Functions of repetition
1) (once again, how oft, ) to show changes; 2) (in which, in thy voice, so so) to reinforce his beliefs 3) alternates with the vivid descriptions.

Attempts to deal with aging, losses and even death. Seeks comfort in nature, but ultimately in the sisters remembering him. In this way, Nature is finally displaced. Actually, there are more displacements in this poem.

Tinturn Abbey in Context

French revolution in 1789, which inspired Wordsworth to visit France in 1791. He returned in despair in 1792. Two visits 1793 & 1798: Ws trip to Salisbury Plain and North Wales in the summer of 1793, and his return visit particularly to the abbey, on July 13, 1798. 1793 the publication of his first poems. 1798 the conception of the idea for Lyrical Ballads and then its publication. The poem, in this sense, is an important example of his poetic quest (for Nature or for Poetic Self).

Wordsworth & Tinturn Abbey

In the poem not a word is said about the French Revolution, the impoverished and country poor, orleast of allthat this event and these conditions might be structurally related to each other. (J. McGann 85-86)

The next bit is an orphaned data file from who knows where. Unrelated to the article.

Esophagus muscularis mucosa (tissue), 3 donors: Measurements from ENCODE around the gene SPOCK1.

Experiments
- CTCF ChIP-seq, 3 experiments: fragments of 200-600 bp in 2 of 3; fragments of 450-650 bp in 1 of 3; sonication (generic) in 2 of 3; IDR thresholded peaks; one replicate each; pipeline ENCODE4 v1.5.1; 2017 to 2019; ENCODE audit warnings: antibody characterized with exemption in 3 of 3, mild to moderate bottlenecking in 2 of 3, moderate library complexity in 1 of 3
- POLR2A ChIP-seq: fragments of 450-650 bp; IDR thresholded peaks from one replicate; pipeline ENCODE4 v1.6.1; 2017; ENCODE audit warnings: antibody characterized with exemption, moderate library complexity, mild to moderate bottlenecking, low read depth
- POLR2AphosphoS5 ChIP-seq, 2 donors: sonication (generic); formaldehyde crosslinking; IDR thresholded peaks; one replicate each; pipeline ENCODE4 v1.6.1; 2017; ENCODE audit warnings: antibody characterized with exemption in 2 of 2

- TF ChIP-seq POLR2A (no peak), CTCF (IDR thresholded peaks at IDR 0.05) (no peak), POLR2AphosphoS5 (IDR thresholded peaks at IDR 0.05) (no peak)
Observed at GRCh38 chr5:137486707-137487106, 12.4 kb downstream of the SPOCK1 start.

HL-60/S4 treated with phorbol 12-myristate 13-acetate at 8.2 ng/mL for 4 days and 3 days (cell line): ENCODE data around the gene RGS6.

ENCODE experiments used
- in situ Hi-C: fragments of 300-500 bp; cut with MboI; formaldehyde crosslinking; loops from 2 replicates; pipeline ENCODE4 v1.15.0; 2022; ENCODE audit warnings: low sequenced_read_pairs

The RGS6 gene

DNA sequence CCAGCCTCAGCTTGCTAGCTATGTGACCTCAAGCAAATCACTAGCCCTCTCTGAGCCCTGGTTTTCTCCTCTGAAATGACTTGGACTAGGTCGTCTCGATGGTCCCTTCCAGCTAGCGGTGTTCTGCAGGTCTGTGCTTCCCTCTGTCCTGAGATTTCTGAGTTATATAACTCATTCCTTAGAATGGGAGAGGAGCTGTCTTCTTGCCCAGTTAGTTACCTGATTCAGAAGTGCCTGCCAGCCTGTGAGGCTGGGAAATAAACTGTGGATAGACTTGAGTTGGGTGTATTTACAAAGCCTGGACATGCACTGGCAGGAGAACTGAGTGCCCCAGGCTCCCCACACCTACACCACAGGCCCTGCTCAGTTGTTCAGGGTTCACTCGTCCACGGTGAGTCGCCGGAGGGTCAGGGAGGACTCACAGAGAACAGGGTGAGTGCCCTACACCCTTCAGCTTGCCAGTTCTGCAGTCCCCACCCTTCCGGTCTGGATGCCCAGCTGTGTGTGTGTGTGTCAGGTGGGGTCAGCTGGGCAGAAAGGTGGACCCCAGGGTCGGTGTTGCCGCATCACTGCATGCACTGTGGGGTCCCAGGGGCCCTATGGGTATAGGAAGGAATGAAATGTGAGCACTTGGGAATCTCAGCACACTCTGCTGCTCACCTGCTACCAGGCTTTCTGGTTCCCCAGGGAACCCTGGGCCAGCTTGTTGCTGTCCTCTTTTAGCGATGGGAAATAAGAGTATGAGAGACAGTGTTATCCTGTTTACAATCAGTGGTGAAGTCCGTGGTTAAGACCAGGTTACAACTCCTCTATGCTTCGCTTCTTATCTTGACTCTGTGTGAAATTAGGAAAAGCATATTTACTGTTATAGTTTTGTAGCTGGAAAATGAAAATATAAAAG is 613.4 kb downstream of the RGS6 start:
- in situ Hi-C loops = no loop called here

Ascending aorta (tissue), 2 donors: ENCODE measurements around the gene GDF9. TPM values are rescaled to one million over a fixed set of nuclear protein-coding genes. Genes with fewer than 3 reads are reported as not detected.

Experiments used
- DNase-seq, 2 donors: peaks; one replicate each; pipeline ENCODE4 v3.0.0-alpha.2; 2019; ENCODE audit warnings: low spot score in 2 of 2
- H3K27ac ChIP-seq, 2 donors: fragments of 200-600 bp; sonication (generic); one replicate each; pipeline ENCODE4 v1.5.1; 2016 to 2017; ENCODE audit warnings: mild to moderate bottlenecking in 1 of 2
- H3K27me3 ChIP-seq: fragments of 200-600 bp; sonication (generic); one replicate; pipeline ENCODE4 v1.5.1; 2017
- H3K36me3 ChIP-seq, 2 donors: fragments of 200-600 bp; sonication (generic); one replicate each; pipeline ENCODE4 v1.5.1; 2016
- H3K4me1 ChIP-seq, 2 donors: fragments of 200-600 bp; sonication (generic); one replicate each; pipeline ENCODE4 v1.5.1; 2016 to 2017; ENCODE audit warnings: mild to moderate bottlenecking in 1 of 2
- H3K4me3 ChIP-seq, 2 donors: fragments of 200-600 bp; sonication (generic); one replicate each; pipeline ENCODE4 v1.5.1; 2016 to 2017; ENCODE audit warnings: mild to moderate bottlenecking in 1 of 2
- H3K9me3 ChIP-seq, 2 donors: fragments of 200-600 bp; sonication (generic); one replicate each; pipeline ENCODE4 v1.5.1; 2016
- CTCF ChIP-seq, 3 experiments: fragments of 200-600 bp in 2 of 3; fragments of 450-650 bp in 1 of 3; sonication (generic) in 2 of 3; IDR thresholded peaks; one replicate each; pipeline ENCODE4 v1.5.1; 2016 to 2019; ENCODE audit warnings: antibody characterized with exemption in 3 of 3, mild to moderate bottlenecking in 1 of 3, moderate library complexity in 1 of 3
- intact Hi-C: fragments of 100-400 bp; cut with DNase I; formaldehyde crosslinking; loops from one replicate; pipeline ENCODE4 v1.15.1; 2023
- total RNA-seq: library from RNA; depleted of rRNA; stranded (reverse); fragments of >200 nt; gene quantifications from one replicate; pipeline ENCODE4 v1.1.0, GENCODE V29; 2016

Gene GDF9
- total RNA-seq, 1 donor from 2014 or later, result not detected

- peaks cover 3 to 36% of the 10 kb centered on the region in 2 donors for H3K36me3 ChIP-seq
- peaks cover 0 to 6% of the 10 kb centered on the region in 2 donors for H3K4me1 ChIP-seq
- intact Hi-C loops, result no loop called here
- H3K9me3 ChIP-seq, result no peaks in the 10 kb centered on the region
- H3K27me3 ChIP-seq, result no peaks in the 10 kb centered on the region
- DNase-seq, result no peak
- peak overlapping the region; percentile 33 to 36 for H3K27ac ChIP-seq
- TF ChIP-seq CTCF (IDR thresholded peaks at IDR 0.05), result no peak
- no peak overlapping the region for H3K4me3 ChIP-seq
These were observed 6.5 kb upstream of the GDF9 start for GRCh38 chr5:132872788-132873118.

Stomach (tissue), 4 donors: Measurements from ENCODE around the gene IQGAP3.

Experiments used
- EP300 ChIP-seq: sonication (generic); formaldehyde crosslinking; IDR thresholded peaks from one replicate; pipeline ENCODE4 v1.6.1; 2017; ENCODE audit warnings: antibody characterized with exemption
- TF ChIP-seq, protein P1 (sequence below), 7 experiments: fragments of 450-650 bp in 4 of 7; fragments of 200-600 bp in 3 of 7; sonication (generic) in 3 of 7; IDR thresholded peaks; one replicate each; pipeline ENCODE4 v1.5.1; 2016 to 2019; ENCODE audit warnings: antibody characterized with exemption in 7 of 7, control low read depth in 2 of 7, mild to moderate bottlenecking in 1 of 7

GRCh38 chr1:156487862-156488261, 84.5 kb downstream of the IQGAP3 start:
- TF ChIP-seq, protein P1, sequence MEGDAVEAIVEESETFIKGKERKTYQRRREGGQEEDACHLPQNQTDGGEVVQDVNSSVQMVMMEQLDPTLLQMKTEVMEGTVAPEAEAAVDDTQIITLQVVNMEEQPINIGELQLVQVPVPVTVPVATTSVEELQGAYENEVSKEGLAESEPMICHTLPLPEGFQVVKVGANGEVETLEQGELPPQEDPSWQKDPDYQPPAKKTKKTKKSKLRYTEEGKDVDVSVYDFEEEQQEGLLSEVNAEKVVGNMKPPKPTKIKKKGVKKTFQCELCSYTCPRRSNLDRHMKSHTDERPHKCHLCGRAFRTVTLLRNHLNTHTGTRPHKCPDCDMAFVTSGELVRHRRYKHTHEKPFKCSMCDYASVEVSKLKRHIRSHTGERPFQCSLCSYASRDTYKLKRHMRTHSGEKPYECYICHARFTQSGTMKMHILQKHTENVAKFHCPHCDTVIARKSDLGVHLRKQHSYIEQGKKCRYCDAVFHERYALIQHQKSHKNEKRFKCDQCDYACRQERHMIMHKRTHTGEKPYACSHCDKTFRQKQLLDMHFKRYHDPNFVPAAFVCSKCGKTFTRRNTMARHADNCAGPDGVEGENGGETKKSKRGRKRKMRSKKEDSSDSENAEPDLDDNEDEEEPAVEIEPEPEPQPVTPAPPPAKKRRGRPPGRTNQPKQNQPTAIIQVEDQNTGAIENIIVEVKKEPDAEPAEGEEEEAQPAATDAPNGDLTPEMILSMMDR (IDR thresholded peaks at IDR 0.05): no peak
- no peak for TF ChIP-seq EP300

Tinturn Abbey in 1790s

A favorite haunt of transients and displaced personsof beggars and vagrants of various sorts, including female vagrants. Wordsworth observes the tranquil orderliness of the nearby pastoral farms and draws these views into a relation with the vagrant dwellers in the houseless woods of the abbey. The poems method: to replace an image and landscape of contradiction with one dominated by the power/Of harmoney; or a picture of the mind.

John Keats (1795-1821 age 26)

His poetic quest is both difficult and brief. Family: His father died in a riding accident; his mother involved in a lawsuit against her own mother over inheritance. Keats nursed her mother when she was ill with T.B., and, later, his brother with T.B. Then finally he contracted the disease. clip on Keats